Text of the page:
You want your employees working as a team, sharing ideas, encouragement, information, documents, and input on each others' projects. But in today's business environment, they likely work at different times of day, at different locations, in different cities or maybe even countries. Some have desks at your company's office. Others work from home or from the road. How do you keep them communicating with each other, and with you?
Don't count on email to solve this problem for you. For one thing, millennials have a definite preference for non-email channels such as social media and text messaging. And employees of all ages have learned they can increase productivity by limiting their email reading to once or at most twice a day. For your team to cohere, or even work together effectively, team members need to communicate much more often than that.
You need apps to get your team communicating. And in today's world, those apps had better be as easy and fun to use as social media, and work across all the different devices and platforms team members are likely to use, wherever they may be.
Fortunately, there are a lot of good options to choose from. Here's a look at some of the best, suggested by Jeff Corbin, founder and CEO of APPrise Mobile, maker of theEMPLOYEEapp:
Slack is great for ongoing collaboration and conversations among team members. You can organize your communication among sub-groups within your team, send private messages and share documents. Smaller teams can use Slack for free for "unlimited evaluation," but some of the best features, such as searchable archives of all messages or the ability to send emails into Slack come with the paid plans which start at $6.67 per user per month when billed annually.
Co-founded by ex-PayPal exec David Sacks, Yammer was acquired by Microsoft in 2012. Since then, it's been a free feature of Office 365. So the good news is that if you're already using Office 365 you have access to Yammer--all you need to do is turn it on and start using it. The bad news is that if you aren't using Office 365, you'll need to start if you want to use Yammer.
Designed to work with Office and allow for collaboration and conversation within documents being edited, Yammer is a great idea if your office already runs on Microsoft products. If not, you should likely choose something else.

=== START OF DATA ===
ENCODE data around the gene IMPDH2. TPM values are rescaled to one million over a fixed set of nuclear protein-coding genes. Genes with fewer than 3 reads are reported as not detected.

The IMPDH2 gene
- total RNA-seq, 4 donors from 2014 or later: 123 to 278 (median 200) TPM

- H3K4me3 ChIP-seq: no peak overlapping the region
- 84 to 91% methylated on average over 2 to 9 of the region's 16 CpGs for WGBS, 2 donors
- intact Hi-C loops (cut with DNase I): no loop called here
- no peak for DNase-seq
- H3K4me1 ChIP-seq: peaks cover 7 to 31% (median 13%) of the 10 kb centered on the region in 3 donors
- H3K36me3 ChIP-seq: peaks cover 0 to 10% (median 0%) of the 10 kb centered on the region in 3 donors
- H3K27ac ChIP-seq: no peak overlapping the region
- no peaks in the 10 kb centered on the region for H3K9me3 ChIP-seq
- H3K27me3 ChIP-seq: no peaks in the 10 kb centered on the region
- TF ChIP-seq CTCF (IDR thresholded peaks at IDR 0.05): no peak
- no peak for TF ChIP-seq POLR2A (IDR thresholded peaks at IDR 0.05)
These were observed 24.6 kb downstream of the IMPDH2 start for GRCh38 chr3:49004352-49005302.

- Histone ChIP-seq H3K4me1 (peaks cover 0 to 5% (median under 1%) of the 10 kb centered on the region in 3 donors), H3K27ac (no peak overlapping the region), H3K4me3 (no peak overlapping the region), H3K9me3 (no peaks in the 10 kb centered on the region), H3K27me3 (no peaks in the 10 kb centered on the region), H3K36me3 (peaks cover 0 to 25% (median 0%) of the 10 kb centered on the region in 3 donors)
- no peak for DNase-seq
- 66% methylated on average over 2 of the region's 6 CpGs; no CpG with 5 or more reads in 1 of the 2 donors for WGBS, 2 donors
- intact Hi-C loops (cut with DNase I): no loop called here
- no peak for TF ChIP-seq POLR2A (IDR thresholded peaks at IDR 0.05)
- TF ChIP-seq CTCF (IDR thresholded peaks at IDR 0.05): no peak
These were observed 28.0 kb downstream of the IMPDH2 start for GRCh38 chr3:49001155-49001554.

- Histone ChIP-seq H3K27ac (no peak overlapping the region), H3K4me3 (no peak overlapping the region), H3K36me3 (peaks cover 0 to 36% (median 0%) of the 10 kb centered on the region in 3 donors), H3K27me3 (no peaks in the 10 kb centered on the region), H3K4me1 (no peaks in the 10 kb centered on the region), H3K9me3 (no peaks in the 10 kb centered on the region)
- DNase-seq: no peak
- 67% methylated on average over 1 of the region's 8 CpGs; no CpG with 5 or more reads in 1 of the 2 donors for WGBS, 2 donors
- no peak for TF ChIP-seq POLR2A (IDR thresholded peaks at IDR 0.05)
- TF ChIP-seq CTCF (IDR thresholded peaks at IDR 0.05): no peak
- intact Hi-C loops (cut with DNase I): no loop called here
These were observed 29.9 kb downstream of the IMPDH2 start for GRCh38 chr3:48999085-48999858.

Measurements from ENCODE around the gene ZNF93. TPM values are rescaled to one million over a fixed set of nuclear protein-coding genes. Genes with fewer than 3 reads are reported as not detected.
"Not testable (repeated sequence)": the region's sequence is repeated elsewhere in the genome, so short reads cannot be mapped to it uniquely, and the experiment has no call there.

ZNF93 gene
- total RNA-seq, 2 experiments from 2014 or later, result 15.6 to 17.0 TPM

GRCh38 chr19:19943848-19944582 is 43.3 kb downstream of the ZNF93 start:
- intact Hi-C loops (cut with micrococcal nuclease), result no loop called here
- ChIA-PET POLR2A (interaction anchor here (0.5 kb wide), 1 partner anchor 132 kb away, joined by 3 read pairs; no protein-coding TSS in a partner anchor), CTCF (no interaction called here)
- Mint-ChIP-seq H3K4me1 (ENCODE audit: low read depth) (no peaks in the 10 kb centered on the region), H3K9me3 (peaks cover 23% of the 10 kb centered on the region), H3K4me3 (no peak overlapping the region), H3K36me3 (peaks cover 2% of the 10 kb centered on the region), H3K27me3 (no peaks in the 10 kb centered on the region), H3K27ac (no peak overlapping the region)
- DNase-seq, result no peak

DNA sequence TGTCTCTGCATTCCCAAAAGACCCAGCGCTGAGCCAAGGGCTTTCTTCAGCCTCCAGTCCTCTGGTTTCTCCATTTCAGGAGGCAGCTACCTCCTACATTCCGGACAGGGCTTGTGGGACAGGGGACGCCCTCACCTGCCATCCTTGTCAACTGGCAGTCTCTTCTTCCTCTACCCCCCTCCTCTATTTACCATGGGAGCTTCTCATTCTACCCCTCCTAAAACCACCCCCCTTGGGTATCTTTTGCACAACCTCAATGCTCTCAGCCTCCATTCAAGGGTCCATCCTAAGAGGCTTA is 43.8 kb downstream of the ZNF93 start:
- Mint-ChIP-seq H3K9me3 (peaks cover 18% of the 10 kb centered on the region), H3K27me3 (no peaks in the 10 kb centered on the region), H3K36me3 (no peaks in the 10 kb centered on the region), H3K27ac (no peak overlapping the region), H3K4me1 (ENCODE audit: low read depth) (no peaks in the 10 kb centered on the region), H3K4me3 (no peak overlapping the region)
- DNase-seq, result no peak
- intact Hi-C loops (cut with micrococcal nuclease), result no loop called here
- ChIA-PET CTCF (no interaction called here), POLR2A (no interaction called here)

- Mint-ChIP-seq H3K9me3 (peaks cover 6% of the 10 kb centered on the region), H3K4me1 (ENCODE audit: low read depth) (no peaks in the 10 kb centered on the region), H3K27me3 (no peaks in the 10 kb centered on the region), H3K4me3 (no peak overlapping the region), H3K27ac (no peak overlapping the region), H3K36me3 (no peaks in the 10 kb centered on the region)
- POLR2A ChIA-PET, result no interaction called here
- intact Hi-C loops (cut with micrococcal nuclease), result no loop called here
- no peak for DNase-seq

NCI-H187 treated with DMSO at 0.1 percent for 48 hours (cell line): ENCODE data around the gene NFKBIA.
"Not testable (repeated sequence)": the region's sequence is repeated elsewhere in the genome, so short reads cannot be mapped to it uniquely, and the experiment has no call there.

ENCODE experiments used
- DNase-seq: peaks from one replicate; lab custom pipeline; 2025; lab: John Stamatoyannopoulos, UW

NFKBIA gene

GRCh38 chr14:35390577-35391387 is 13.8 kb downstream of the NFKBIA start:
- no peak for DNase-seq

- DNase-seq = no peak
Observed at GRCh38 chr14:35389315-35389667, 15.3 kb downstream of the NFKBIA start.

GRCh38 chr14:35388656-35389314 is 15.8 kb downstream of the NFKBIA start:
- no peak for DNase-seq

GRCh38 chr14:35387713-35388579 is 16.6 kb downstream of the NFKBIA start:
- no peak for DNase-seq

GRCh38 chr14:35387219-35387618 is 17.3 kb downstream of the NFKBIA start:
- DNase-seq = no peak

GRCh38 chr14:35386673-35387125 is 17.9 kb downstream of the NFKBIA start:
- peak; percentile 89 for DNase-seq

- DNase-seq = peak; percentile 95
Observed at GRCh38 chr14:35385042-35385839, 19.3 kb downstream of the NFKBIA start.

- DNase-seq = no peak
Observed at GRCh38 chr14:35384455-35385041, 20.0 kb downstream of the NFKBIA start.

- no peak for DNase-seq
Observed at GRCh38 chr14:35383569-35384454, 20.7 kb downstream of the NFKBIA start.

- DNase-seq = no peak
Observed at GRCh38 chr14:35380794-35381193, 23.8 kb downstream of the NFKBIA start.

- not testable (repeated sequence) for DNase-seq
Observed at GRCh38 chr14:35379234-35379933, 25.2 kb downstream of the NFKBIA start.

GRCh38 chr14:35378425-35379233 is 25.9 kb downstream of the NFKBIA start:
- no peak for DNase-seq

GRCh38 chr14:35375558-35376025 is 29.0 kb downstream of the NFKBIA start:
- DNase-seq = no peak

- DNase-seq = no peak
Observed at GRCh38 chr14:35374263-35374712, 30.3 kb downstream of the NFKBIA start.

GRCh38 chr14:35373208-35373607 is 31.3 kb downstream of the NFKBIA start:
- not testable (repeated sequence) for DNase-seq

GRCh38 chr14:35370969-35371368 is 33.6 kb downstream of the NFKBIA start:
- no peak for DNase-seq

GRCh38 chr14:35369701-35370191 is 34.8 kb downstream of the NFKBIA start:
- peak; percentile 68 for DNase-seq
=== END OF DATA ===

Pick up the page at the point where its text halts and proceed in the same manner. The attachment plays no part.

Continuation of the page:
This service allows you to create your own company app that team members can download from the Apple App Store or Google Play Store. That allows you to push documents and notifications to employees' mobile devices, keep team calendars, and even stream live events so team members can participate wherever they are. Very handy for a remote workforce, especially if it includes part-timers or contractors who don't have user status on your internal network. theEMPLOYEEapp starts at $5.95-$7.95 per user per month for companies for up to 100 employees. Other plans are available for larger companies or those who want more features.
Called "A WhatsApp for the workplace" by TechCrunch, Cotap was created by former Yammer executives and integrates text, voice, and video communications as well as file sharing. It also offers an impressive array of communications, including Dropbox and Box, Google Drive, Yammer, Microsoft OneDrive, Salesforce, and more. But Cotap's biggest selling point is its heightened security, good enough for even HIPAA-protected data. Cotap team plans start at $5 per user per month.
5. Niko Niko
Niko Niko is somewhat specialized. First of all, it'll work best if all your team members use iPhones and/or iPads, since iOS is the only mobile platform it works with. Second, it's not a traditional communication tool, and it doesn't enable collaboration. What it does is more subtle but arguably more powerful: It allows team members to share information about their moods throughout the day in an appealing way--by swiping a smiley (or frowny) face to indicate their happiness level at that moment. They can add information about what they're doing and what they're happy--or unhappy--about.
Employers and/or team leaders get detailed and visual information about the moods team members are reporting, as well as the causes for those moods. That means you can find out quickly what is and isn't working for employees, and take action to build on strengths or fix problems before they cause people to leave. For a leader, that may make this the most useful app of all.